The opening day of the 1893 World’s Fair was a big deal! Chicago welcomed visitors from around the world to the opening ceremony of the World’s Columbian Exposition on May 1st. We’re celebrating with a special event, “A Day at the 1893 World’s Fair” virtual tour on April 30 or May 9. In this one-hour virtual event we share what it was like to be among the throngs of people at the Columbian Exposition, seeing jaw-dropping sights and navigating the awe-inspiring exhibits. While researching the event, I wanted to know a bit more about what the opening day of the 1893 World’s Fair was like.
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A Presidential Inauguration for the Opening Day of the 1893 World’s Fair
Chicago has a long, long list of notable presidential visits, but few had as much fanfare as President Grover Cleveland‘s visit on May 1st, 1893. He was one of dozens of civic leaders and dignitaries who paraded down to Jackson Park. The fair’s directors had even invited the Duke of Veragua, a direct descendent of Christopher Columbus. This was, after all, the Columbian Exposition.
The opening day of the 1893 World’s Fair, which garnered breathless press coverage from around the world, centered on President Cleveland’s speech. An estimated 200,000 people crowded into the White City on this opening day. Keep in mind that electronic microphones and amplification were not yet invented. Indeed, the usage of Tesla’s AC electricity to power the fairgrounds was startling and received wide commentary. Still, something tells me that not too many people heard that speech.
Regardless, the key moment needed no words at all. At precisely 12:08pm, on a platform at the head of the White City’s grand Court of Honor, the President pressed a golden telegraph key. According to the Salt Lake Herald…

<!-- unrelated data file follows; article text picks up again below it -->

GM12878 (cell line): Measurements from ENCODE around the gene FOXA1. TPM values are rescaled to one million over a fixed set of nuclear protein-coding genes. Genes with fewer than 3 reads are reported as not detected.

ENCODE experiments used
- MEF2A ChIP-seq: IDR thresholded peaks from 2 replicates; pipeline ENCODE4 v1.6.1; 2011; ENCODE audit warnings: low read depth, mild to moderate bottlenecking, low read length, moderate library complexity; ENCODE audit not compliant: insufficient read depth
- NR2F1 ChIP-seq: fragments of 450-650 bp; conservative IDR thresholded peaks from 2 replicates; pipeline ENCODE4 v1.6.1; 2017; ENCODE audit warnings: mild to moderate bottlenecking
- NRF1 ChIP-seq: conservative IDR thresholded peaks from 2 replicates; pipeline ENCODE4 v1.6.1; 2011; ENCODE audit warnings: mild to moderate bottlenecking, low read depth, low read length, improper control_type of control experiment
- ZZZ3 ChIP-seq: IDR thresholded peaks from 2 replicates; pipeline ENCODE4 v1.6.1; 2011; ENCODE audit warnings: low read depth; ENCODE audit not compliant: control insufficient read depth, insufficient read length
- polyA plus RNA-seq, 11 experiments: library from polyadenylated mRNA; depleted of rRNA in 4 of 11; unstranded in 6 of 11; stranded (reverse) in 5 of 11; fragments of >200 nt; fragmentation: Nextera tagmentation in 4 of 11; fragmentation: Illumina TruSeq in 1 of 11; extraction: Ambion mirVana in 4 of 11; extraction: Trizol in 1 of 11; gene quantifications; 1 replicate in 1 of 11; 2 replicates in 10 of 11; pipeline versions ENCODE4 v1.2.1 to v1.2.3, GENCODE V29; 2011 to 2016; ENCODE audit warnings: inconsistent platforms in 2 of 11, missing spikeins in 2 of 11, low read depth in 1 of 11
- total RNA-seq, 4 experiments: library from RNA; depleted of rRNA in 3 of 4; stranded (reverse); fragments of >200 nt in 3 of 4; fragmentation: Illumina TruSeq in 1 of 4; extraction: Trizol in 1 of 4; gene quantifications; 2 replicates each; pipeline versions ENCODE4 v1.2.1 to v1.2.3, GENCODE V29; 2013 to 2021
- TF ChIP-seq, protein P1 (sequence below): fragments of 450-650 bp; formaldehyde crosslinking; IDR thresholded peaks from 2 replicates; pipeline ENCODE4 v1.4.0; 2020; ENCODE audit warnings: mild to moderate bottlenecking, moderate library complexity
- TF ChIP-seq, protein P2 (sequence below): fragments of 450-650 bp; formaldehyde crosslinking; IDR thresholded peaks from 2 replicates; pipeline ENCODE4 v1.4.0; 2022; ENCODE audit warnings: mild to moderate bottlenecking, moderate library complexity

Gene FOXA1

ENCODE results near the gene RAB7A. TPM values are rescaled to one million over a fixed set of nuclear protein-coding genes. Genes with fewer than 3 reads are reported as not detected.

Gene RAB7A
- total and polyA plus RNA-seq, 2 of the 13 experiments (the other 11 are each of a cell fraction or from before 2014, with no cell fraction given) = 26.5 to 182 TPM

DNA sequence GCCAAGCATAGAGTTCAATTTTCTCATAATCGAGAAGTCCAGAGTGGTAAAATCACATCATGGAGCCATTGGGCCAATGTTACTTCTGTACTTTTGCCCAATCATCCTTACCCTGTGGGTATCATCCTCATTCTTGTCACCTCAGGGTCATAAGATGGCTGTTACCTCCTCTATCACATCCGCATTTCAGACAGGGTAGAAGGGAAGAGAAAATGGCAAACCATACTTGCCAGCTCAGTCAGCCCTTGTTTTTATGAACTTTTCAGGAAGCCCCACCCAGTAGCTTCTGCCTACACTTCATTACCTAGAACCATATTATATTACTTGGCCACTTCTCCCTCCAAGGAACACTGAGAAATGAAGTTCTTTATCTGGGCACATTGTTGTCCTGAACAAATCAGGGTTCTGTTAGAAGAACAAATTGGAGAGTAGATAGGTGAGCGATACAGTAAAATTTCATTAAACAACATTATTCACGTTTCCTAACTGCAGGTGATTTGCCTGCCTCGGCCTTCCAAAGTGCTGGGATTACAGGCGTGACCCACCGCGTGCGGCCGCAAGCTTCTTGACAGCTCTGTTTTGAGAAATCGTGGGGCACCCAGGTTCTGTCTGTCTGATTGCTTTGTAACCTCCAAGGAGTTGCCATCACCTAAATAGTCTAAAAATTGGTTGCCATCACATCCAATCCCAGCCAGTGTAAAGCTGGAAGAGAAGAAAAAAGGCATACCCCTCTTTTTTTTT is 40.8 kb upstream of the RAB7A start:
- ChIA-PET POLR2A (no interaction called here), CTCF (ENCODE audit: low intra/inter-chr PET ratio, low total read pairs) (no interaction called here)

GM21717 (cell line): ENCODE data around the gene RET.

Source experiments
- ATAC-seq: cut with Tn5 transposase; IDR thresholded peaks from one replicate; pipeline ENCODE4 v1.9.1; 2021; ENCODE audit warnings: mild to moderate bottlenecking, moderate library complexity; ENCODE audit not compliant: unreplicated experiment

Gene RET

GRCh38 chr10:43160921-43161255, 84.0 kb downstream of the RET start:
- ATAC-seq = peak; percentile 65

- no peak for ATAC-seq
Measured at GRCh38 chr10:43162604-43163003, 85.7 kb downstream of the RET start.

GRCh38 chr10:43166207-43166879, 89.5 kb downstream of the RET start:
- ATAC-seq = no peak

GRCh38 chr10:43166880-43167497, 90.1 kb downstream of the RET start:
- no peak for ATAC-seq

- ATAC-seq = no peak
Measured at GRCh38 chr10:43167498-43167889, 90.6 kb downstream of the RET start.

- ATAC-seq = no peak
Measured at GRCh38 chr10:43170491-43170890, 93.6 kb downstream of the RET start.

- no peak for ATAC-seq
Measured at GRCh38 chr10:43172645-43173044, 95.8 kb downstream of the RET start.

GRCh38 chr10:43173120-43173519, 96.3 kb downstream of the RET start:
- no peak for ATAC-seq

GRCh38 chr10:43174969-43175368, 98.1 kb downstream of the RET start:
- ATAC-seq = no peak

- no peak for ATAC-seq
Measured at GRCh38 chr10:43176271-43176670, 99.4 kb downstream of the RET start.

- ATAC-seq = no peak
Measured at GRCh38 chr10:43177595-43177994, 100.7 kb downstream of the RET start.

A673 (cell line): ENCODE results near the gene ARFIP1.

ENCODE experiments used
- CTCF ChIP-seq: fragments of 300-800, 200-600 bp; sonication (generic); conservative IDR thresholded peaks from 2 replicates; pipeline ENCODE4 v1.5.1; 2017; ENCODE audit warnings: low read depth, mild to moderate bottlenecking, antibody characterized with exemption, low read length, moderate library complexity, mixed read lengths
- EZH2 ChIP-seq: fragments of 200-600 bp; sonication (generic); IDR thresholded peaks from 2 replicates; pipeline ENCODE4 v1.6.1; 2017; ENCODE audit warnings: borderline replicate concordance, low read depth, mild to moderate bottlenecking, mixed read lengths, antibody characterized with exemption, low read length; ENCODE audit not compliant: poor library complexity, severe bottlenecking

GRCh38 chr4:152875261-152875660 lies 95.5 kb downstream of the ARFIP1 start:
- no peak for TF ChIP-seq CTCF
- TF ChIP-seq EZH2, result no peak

“The electric age was ushered into being in this last decade of the nineteenth century today when President Cleveland, by pressing a button, started the mighty machinery, rushing waters and revolving wheels in the World’s Columbian [E]xposition.”
It must have been a moment of beauty. I often wonder what event, if any, could similarly excite and unite us now.
An Incomplete Experience
For all that fanfare, the opening day of the 1893 World’s Fair was an incomplete experience. Honestly, it’s sort of miraculous the fairgrounds were ready for visitors at all. Daniel Burnham, the legendary Director of Works, worked mightily to overcome a sea of troubles. The construction schedule was too short. Controversies had arisen over designs. Labor disputes further delayed everything. Thousands of people worked at a fever pitch all through the days leading up to May 1st. A ceaseless run of cold, rainy days (which sounds familiar this year) made laborers miserable. Rainwater swamped Frederick Law Olmstead’s immaculately designed lawns and poured through the roof of expo buildings, according to Erik Larson’s seminal The Devil in the White City.